The Fisher Body Company Plant No. 21 is located in Detroit, Michigan and formerly produced automobile bodies for General Motors. The Albert Kahn-designed facility was constructed in 1919 to produce wooden automobile bodies for a variety of companies – later manufacturing exclusively for General Motors.
As early as 1930, General Motors downgraded the status of Fisher Body’s Plant 21 as being inefficient. In that year, the company began moving body manufacturing from Plant 21 to other, more efficient locations. Limousine body assembly was moved to Plant 21 from General Motor’s Fleetwood plant in 1955 because output was only about 1,000 cars annually.
On November 29, 1982, General Motors announced that Fisher Body’s Plant 21, along with Plant 40 and 41, all part of Fisher Body’s Detroit Central complex, would close. Production would relocate to “Buick City” in Flint, leaving 900 hourly and 300 salaried employees furloughed. The last day of production for Plant 21 was on April 1, 1984.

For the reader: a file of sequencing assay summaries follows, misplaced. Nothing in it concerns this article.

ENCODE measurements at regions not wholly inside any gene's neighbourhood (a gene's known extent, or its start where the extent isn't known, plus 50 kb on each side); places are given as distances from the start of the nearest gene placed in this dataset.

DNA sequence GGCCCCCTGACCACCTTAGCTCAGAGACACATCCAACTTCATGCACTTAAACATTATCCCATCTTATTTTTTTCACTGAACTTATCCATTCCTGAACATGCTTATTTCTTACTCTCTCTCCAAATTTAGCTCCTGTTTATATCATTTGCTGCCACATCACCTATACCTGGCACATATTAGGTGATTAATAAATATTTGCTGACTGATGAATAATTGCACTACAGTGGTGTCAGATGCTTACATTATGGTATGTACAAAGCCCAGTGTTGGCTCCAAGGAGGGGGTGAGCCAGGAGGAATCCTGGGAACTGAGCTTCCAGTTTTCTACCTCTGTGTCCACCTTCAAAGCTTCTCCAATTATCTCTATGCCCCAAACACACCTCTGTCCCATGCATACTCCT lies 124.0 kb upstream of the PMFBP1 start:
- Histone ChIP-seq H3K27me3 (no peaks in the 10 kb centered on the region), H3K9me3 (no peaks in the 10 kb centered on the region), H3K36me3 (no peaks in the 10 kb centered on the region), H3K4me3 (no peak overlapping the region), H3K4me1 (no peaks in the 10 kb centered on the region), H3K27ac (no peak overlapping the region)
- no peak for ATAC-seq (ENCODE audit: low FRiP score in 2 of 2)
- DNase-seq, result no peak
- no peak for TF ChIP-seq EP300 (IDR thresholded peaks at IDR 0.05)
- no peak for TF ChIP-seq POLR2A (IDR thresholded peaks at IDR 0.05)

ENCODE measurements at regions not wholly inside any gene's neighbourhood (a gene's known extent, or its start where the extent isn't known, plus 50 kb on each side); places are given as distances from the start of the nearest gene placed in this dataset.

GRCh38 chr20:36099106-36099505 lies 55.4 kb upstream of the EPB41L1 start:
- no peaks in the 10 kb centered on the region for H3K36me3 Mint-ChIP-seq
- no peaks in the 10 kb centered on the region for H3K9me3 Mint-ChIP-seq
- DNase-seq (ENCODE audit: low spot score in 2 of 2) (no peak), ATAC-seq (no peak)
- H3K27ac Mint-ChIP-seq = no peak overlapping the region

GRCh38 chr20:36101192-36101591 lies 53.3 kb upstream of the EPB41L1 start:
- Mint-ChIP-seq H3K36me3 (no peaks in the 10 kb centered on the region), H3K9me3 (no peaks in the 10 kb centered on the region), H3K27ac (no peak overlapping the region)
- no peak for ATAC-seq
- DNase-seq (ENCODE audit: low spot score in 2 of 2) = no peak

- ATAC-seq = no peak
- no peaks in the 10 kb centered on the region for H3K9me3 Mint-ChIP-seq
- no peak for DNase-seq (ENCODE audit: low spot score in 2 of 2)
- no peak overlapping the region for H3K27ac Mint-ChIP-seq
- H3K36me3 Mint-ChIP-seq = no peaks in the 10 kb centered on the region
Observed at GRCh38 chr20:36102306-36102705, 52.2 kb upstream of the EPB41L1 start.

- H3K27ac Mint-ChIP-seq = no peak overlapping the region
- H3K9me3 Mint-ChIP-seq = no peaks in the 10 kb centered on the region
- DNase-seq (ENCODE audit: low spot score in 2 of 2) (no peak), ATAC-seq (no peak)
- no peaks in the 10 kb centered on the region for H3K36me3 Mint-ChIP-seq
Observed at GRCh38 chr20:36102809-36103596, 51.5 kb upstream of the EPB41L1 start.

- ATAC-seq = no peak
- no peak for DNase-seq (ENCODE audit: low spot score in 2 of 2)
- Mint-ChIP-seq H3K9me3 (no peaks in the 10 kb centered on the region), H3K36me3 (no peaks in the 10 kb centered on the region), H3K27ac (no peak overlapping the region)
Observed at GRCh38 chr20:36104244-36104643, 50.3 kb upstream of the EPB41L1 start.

The shuttered Plant 21 was purchased by the Carter Color Coat Company in 1990 and the building was reused for industrial painting. In June 1992, Carter Color Coat declared bankruptcy and the plant abandoned. Ownership reverted to the city of Detroit in 2000.
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